It is no longer true to say that the medical and health humanities – here invoked in connection rather than in tension or competition – are emerging fields.
From my vantage point in Durham, writing at the cusp of the launch of the UK’s first medical humanities research institute, the intellectual energy, scholarly achievements and so-called ‘real world’ impacts that characterise work at the intersection of the humanities and healthcare is abundantly evident.
The Polyphony exists in the service of this field. It is a multi-authored, multi-faceted web platform which will illuminate the debates and insights, identify the critical lacunae, and review the publications, events and activities that constitute the medical humanities. Polyphony because our emphasis is on plurality, even at the risk of discord. Polyphony because it no longer makes sense (if it ever did) to restrain our thinking to the neat bifurcation of ‘science’ and ‘humanities’, clinician and patient, scholar and practitioner. Polyphony because critical conversations – around care, biopolitics, human and animal experience, passion, precarity and inequality – are being conducted simultaneously across a range of disciplines, sites and spaces. And we want to amplify their dis/connections.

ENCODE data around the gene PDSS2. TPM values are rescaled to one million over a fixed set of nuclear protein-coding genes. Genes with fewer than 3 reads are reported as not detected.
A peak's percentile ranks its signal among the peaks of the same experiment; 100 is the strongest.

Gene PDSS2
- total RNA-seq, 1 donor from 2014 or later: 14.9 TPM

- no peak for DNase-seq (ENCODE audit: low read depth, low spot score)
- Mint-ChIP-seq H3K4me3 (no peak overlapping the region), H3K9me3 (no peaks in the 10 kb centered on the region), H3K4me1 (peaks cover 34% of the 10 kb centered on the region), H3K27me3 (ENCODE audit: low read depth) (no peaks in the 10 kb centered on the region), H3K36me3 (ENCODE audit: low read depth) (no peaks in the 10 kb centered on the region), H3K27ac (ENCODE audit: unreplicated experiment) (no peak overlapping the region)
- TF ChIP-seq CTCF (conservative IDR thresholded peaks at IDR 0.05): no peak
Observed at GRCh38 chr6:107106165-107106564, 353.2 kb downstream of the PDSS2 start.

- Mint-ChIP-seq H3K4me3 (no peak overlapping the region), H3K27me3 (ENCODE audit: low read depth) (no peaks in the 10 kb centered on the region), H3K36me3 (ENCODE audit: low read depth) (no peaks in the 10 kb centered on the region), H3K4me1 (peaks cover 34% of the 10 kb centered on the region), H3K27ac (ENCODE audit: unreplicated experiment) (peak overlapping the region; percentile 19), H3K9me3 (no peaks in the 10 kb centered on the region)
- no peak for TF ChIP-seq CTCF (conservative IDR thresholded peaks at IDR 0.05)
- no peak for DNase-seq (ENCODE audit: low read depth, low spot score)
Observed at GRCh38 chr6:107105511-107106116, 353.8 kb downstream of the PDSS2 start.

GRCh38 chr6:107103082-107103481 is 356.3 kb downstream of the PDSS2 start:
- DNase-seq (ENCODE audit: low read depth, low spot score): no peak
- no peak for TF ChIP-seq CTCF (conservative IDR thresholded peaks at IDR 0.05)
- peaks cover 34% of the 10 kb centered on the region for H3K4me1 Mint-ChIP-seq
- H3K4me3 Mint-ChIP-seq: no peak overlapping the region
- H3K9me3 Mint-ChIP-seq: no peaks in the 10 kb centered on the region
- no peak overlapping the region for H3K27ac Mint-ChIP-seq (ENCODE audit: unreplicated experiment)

The Polyphony is edited by Sophie Battell, Fiona Johnstone, Katrina Longhurst, Ryan Ross and Sarah Spence. Every week we will be publishing original short essays, interviews and reviews of books, conferences, exhibitions and performances of relevance to the field. We are delighted to be joined by four regular columnists: once a month you’ll hear from Nathan Fleshner on music and medicine, Beata Gubacsi on ‘Medical Humanities 2.0’, Leah Sidi on performance and Victoria Hume on Arts and Health and on the new African medical humanities network.
If you’ve been a regular reader of the Centre for Medical Humanities blog, we thank you for your engagement over the last eight years, and hope that you will join us in this new venture. Calls for papers, conference announcements and job advertisements have now all been moved to an e-list to which all can subscribe, and to which all subscribers can post: MedHealthHums.
We welcome your voice in The Polyphony. If you would like to contribute – to pitch a post or a series of posts, to offer a provocation, to propose a review – please get in touch.
We look forward to hearing from you.
Angela Woods, Editor in Chief